deductive theory of loser generality. In the edifice of the possible deductive theories Protothetic forms the very base. It requires no more fundamental theory
than itself whereas other deductive theories, not included in it, have to be built on it or on a part of it. This is the case with Ontology.
If Protothetic is the most comprehensive Logic of Propositions then Ontology is the most comprehensive Logic of Names. Roughly speaking, it
comprises the traditional logic in its modernized form and has counterparts of the Calculus of Predicates, the Calculus of Classes, and the Calculus of
Relations including the Theory of Identity.
(...) At first sight Leśniewski's use of the term Ontology may seem curious and daring, but it should become clearer as we proceed that he
was eminently justified. In fact his whole conception of logic was ontological through and through in a truly classical sense. (...)Contrary to the widely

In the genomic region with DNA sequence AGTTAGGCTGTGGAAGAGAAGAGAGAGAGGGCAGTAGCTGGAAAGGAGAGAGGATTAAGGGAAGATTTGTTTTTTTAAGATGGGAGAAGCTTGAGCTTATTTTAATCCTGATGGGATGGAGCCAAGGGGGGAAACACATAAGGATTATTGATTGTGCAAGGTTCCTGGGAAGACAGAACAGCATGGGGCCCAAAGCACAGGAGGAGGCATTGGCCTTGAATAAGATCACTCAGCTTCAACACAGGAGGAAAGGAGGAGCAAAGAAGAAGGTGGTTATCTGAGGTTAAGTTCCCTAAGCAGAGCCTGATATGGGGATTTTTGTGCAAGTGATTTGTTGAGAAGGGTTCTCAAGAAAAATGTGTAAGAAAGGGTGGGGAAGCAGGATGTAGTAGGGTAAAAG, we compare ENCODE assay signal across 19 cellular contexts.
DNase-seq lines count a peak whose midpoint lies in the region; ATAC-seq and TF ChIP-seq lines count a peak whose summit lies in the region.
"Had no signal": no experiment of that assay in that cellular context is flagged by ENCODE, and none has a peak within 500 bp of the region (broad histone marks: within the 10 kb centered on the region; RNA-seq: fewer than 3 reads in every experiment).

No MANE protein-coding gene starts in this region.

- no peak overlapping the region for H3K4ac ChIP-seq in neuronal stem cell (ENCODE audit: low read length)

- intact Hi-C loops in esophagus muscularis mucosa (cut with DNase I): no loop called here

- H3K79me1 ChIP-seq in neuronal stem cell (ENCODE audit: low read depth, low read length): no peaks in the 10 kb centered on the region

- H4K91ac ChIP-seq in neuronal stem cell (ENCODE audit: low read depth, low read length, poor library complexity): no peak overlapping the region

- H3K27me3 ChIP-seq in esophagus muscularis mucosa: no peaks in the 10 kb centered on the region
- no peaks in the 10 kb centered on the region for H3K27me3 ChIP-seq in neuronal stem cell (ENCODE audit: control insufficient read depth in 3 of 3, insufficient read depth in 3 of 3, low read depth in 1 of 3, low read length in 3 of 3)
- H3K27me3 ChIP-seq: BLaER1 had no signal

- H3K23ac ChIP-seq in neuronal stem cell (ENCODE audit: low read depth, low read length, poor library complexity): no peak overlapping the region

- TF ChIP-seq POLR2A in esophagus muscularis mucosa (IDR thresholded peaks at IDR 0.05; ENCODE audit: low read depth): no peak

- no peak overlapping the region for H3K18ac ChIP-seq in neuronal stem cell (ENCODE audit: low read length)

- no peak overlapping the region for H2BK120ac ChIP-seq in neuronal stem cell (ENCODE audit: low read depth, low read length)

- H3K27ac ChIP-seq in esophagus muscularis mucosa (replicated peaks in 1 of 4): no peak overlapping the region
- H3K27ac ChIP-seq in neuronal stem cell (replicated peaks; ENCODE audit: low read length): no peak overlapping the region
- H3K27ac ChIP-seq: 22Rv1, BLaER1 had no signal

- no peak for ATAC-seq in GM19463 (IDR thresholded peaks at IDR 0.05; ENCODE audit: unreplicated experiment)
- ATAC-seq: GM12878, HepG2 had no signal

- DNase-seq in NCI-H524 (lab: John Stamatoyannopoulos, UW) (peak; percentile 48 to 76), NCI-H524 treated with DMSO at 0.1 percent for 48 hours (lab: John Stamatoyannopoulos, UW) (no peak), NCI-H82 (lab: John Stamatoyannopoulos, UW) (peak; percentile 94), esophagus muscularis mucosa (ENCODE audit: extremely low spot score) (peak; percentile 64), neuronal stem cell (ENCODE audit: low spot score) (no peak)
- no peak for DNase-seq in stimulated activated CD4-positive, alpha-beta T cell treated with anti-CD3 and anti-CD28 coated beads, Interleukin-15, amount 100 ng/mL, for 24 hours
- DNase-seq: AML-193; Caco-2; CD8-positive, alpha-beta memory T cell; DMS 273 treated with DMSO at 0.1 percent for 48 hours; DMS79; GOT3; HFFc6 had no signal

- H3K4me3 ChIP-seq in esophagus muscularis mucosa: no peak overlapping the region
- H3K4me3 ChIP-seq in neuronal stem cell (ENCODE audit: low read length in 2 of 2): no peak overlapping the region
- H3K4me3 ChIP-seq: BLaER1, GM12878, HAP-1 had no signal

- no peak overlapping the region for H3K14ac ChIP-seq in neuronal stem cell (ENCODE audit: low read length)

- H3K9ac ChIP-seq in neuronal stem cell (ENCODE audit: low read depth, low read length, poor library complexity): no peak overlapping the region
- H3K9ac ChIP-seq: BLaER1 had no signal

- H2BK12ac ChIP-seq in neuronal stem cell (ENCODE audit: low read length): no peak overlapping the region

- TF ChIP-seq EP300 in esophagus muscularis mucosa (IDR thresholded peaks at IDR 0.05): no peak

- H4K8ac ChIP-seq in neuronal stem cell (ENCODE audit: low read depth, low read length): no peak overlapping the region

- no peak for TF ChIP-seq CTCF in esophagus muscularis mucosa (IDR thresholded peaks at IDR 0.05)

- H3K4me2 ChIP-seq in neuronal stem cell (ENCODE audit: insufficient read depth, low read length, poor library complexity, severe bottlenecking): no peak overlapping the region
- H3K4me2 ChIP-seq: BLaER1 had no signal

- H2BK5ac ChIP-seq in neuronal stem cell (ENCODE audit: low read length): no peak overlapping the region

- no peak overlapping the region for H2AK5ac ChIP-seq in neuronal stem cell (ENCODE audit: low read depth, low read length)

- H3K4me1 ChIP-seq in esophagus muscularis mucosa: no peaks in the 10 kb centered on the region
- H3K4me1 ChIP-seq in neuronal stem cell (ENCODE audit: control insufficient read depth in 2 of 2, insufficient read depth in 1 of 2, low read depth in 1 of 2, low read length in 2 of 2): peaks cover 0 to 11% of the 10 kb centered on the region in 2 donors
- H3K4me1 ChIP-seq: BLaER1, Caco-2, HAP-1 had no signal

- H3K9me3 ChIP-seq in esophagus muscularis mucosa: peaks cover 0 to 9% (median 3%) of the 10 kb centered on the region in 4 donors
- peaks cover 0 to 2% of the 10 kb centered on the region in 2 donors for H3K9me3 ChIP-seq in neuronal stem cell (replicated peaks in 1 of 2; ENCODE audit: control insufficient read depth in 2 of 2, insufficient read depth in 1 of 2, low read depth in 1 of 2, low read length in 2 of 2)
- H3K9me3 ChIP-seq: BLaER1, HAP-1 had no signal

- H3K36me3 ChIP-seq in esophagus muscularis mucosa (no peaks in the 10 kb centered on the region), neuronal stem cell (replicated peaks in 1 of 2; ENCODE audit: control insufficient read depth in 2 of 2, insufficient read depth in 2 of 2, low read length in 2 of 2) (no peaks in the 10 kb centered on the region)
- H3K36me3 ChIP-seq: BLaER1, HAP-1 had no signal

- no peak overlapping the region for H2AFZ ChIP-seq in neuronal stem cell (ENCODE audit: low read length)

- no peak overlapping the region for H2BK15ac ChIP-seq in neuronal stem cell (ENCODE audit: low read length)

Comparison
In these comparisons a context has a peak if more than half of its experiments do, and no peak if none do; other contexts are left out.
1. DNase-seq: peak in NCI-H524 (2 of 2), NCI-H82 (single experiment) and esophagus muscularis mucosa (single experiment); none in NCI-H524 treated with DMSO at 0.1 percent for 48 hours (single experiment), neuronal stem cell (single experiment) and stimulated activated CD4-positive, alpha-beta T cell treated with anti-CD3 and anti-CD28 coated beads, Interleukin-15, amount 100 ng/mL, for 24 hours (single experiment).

accepted practice Leśniewski intended his logic to be an interpreted system. He attached definite meanings to his constants and regarded the theses of his
deductive theories as true propositions in the sense in which propositions of empirical sciences are accepted as true. It is with this in mind that we should
approach his theories. Ontology has been described as the most comprehensive Logic of Names because its most characteristic expressions belong to the
semantical category of names, just as the most characteristic expressions of Protothetic belong to the semantical category of propositions. If, however, we